Snakebites are rarely fatal but the venom which is released in the bite can cause considerable pain to the victim and may result in illness. It is, therefore, essential that a snakebite receives medical examination as soon as possible. The adder is the only poisonous snake that is indigenous to Britain - a snake kept in a zoo or as part of a private collection is likely to be of foreign origin and it must always be assumed that such a snake is poisonous.
Treatment for a snakebite
1. Identify the snake if possible and pass this information on to medical staff at the nearest casualty department immediately - this will enable tehm to identify and prepare the appropriate anti-venom.
2. Before the casualty is transported to hospital, particularly if the journey will take some time, it is important to reduce the amount of venom in the bite wound and inhibit the spread of the venom in the body. Wash the wound with soap and water if possible and cover it with a dressing or a clean cloth. Place a roller bandage just above the site of the wound and fix it firmly but not too tightly in place to make a ligature.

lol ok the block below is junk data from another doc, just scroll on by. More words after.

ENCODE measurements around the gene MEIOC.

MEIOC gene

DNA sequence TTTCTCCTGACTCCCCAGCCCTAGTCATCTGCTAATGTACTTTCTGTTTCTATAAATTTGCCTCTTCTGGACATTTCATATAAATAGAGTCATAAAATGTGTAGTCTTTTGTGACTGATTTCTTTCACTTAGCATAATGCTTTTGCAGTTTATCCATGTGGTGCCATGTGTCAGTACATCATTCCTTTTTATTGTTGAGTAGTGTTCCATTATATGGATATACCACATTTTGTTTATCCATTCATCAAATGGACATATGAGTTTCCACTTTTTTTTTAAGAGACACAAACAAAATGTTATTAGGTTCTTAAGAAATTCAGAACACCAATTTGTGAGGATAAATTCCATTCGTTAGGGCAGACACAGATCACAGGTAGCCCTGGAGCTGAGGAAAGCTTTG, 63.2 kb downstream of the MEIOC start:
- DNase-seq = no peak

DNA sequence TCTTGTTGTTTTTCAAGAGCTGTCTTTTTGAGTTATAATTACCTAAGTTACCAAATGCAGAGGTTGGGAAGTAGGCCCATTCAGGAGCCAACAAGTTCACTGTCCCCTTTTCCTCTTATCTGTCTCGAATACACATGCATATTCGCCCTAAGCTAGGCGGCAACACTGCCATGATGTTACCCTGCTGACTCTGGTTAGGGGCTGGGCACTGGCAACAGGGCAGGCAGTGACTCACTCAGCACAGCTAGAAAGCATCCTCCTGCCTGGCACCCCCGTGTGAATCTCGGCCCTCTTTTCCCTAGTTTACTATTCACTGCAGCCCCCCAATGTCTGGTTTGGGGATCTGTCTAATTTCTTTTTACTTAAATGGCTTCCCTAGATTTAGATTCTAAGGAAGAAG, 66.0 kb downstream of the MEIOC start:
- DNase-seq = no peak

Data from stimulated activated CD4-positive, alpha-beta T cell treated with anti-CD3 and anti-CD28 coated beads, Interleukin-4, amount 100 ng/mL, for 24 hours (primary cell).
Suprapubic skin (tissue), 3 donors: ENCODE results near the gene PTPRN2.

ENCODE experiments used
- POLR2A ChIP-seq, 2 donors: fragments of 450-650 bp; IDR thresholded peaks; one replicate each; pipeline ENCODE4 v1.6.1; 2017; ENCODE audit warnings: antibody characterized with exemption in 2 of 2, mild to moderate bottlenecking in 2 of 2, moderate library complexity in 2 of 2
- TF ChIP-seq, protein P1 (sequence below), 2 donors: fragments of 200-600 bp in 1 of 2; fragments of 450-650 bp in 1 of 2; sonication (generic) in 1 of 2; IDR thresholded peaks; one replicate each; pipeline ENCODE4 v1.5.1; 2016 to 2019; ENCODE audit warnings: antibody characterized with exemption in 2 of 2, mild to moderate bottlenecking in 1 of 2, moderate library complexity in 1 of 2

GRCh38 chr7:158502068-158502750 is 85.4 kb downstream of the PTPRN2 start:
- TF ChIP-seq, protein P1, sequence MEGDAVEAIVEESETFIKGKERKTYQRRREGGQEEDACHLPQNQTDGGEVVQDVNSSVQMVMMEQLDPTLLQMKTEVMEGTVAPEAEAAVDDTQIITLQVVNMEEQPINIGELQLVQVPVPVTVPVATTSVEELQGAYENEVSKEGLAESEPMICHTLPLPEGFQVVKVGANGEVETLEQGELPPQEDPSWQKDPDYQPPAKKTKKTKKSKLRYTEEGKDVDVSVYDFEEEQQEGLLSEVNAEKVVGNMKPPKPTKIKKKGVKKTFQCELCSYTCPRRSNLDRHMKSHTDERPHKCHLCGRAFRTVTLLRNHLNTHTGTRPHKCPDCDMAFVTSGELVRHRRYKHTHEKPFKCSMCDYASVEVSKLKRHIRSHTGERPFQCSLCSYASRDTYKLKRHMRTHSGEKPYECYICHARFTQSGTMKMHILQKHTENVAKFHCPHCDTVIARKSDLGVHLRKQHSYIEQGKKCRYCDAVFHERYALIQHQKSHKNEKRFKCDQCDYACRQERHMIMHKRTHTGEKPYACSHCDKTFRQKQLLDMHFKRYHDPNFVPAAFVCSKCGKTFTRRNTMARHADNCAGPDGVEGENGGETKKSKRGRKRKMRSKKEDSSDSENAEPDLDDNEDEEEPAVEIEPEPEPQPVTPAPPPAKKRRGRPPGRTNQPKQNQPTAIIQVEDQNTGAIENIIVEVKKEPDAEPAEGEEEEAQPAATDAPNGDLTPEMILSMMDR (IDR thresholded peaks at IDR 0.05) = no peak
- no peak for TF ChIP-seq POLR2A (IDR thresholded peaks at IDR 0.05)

3. Immobilize the affected limb with a splint if possible and ensure the casualty is lying down.
4. Reassure the casualty and observe for signs of shock. Administer mild analgesics such as paracetamol and aspirin if necessary.
5. Arrange for the casualty's immediate removal to hospital